The law firm behind one of four AMP class actions in Federal Court might call for an anti-anti-suit injunction in response to a threat by a NSW Supreme Court judge to block the actions from proceeding in favour of the lone case filed against the wealth manager in state court.
An emergency hearing was called Wednesday by Federal Court Chief Justice James Allsop for Justice Michael Lee to hear from Maurice Blackburn and barristers for the three other federal class actions in what has become a turf war between the courts over the competing shareholder suits.
Barrister Guy Donnellan, representing the Maurice Blackburn class action, told the court the law firm had drafted an application to push back on a proposed anti-suit injunction, raised as a spectre by NSW Supreme Court Justice James Stevenson on Monday.
In his judgment, Judge Stevenson dismissed calls to move Quinn Emanuel’s state class action to the Federal Court and gave lawyers for the four federal proceedings until July 16 to decide whether they would transfer their matters to his court. The judge said he would consider issuing Quinn Emanuel’s proposed anti-suit injunction blocking progress in the Federal Court proceedings if the firms refused to move their cases.
“I am not persuaded that it is ‘more appropriate’ in the interests of justice to transfer these [Quinn Emanuel’s] proceedings to the Federal Court,” Judge Stevenson said.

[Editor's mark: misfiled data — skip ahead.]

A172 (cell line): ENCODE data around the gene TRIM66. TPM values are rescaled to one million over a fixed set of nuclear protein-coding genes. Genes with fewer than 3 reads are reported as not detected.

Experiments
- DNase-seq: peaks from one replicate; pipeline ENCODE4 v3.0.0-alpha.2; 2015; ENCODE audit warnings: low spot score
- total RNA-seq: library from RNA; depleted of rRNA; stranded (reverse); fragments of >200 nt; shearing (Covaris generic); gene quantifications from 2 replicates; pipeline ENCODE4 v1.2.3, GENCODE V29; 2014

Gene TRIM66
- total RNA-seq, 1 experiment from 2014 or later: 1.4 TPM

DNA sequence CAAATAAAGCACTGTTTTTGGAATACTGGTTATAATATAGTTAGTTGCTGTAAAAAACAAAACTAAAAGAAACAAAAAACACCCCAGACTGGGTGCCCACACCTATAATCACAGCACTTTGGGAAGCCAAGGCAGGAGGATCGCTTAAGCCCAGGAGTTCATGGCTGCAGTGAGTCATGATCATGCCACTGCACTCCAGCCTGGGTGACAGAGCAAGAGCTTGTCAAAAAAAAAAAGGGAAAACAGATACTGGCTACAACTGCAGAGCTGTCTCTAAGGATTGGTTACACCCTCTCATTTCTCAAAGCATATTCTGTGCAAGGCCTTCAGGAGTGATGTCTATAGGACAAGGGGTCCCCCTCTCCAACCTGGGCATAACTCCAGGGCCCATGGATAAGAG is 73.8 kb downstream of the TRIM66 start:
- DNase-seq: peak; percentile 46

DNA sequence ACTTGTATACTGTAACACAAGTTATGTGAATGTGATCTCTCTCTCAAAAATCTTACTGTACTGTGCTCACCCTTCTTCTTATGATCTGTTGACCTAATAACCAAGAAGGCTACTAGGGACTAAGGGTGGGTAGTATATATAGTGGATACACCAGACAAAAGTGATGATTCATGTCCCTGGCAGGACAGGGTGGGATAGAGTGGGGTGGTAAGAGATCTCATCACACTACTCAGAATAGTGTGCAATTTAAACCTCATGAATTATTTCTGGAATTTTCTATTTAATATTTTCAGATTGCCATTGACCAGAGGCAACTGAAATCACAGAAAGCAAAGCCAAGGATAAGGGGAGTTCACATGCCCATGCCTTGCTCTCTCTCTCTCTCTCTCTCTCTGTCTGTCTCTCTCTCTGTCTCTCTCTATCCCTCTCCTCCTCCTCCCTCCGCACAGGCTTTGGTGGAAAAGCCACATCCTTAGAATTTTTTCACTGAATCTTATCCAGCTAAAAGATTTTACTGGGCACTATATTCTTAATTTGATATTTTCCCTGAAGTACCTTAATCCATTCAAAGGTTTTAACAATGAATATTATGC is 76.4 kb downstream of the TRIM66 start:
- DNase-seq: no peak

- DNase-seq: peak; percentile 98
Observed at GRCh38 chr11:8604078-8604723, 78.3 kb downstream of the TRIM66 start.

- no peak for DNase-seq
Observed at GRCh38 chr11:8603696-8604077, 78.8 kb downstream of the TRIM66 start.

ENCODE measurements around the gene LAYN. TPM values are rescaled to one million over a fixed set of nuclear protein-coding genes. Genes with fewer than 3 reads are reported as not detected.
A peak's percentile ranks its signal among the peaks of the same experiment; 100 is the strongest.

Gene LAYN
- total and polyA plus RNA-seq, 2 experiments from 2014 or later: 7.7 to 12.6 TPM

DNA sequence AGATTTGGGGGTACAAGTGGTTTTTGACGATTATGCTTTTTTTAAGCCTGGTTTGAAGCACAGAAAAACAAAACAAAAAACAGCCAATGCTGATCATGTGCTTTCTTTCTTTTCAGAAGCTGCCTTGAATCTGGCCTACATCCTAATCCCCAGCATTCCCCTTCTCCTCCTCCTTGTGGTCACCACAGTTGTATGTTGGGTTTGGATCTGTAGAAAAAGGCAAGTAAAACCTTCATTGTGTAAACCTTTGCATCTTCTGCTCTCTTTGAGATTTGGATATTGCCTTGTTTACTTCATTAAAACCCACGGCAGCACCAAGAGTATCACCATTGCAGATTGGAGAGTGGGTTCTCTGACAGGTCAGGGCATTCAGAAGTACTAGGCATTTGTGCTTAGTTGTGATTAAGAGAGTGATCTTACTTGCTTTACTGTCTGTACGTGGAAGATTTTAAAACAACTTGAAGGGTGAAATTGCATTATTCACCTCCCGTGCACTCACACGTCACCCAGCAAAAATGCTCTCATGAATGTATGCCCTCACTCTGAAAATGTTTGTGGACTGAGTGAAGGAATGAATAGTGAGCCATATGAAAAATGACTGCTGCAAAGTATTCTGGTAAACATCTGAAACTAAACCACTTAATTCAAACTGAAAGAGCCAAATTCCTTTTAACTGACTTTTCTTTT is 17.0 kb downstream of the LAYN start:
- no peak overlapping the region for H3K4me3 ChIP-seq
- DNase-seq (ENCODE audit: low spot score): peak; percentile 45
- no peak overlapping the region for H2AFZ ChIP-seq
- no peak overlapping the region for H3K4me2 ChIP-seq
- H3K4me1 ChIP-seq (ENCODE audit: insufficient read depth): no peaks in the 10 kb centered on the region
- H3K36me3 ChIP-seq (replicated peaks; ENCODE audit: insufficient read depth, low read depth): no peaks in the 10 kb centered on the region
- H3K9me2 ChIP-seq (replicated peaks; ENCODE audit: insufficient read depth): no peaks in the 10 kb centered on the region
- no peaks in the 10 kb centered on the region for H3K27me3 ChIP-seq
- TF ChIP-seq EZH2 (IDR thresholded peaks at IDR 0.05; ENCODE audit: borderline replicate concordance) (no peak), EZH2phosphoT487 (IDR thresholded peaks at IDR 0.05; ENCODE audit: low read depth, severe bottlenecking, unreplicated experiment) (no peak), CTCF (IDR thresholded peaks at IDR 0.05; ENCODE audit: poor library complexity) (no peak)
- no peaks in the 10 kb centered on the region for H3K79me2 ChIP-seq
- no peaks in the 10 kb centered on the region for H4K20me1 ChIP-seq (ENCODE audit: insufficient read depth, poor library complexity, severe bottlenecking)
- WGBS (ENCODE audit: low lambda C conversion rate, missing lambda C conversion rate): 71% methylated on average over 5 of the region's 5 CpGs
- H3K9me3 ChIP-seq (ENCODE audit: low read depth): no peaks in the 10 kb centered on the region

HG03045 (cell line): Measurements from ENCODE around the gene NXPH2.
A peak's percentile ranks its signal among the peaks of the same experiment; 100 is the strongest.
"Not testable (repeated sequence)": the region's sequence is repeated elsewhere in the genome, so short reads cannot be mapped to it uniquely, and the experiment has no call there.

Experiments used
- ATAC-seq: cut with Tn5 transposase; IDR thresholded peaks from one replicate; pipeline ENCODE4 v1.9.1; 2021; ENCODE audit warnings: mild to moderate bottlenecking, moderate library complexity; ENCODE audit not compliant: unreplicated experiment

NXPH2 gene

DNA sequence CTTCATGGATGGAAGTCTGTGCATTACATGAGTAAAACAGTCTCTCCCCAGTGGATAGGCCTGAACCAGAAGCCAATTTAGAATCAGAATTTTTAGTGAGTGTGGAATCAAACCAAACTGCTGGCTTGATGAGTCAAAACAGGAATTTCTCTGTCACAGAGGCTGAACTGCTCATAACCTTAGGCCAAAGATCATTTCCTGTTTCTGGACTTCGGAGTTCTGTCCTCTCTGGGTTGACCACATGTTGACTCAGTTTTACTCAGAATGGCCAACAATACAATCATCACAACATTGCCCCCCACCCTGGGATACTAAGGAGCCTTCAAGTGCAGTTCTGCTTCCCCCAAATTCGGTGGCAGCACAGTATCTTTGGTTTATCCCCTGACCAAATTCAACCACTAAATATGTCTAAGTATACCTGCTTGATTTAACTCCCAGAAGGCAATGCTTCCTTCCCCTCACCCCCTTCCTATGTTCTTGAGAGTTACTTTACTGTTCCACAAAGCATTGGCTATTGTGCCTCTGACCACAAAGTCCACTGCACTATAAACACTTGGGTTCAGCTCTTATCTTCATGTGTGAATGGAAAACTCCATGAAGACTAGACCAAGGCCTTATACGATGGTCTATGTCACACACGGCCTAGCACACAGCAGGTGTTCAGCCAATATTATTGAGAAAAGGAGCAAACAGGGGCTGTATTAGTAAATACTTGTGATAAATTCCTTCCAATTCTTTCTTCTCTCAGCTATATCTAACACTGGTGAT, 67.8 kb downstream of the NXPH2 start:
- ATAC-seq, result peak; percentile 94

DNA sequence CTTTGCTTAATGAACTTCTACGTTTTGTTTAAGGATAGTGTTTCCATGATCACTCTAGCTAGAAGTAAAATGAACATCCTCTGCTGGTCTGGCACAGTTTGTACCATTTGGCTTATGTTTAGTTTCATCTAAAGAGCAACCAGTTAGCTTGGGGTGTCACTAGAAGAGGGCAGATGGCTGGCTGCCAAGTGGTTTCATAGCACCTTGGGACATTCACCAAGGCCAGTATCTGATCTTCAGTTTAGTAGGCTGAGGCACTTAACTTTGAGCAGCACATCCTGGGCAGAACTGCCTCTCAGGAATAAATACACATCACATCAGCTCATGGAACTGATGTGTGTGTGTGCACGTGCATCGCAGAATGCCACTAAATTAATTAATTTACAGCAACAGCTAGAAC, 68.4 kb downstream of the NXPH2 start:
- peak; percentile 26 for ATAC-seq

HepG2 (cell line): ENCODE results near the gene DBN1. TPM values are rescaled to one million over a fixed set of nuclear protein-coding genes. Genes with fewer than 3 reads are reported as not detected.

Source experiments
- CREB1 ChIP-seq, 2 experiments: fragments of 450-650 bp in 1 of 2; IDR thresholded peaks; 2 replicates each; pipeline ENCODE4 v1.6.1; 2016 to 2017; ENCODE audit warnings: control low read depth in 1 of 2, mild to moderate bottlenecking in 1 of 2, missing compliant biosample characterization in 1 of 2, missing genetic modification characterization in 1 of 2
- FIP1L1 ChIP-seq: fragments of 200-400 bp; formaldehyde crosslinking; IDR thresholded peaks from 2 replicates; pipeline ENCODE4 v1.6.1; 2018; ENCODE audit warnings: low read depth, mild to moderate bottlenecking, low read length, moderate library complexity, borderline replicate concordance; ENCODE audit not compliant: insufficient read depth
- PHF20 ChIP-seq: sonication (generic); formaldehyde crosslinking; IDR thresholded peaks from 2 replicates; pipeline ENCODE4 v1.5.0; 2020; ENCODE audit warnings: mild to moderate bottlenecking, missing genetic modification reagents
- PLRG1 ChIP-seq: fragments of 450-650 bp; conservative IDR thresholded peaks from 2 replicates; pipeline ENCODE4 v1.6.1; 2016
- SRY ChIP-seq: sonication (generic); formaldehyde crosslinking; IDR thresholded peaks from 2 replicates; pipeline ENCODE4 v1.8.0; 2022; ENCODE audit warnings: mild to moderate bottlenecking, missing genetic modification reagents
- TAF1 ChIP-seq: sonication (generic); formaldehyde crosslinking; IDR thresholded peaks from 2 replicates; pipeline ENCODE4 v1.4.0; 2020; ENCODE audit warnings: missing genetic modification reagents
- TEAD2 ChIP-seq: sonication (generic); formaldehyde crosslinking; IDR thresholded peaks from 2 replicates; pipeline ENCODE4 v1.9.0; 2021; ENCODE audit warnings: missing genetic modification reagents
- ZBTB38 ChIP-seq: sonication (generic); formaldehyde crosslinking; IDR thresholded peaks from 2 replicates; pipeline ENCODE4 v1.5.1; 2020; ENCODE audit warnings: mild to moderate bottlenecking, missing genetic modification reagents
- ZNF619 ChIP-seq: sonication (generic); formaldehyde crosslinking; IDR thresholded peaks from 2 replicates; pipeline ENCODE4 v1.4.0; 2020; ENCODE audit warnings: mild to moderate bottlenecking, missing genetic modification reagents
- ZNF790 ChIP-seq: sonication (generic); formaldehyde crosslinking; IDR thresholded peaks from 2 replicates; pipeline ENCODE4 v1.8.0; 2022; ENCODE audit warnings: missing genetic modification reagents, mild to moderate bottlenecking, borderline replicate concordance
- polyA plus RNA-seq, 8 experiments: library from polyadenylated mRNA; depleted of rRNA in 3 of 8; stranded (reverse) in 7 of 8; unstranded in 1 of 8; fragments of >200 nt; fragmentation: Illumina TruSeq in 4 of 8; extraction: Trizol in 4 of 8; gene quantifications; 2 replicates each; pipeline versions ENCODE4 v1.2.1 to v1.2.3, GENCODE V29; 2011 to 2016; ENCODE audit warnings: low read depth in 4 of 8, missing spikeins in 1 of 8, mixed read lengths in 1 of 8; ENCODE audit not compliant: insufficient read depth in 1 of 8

In addition to Maurice Blackburn, Slater & Gordon, Shine Lawyers and Phi Finney McDonald are the law firms suing AMP in the federal jurisdiction.
The four firms had asked the NSW Supreme Court to stay Quinn Emanuel’s proceedings until August 14, when Federal Court Justice John Middleton is expected to hear a transfer application by AMP, which wants all five actions consolidated in the state court.
At Wednesday’s emergency hearing in what has become a tangled jurisdictional battle, Judge Lee told the barristers for the Federal Court cases they had kicked an “own goal” by making their stay applications to the state court.
The judge gave the lawyers until Friday to confirm with the court whether they would file the threatened anti-anti-suit injunction in a bid to “preserve the status quo”.
Testimony at the Banking Royal Commission revealed AMP had charged customers fees for no service and misled the Australian Securities & Investments Commission about the practice.
The revelations sent AMP’s share price plummeting by more than 10 percent, wiping $2 billion off the company’s market valuation. The company’s CEO and chairwoman resigned, as did three AMP board members, and its group general counsel was terminated.
AMP is represented by Herbert Smith Freehills.
Barrister William Edwards appeared for the PFM class action; Jonathan Burnett for the Shine Lawyers action; Robert Weber, SC, for the Slater & Gordon action; and Steven Finch SC for AMP.
The Quinn Emanuel case is Marion Antoinette Wigmans v AMP Limited. The PFM case is Wileypark Pty Ltd v AMP Limited; the Shine Lawyers case is Andrew Georgiou v AMP Limited; the Slater & Gordon case is Fernbrook (Aust) Investments Pty Ltd v AMP Limited; and the Maurice Blackburn case is Komlotex Proprietary Limited as Trustee for Breda Sinclair Industries Superannuation Fund v AMP Limited.
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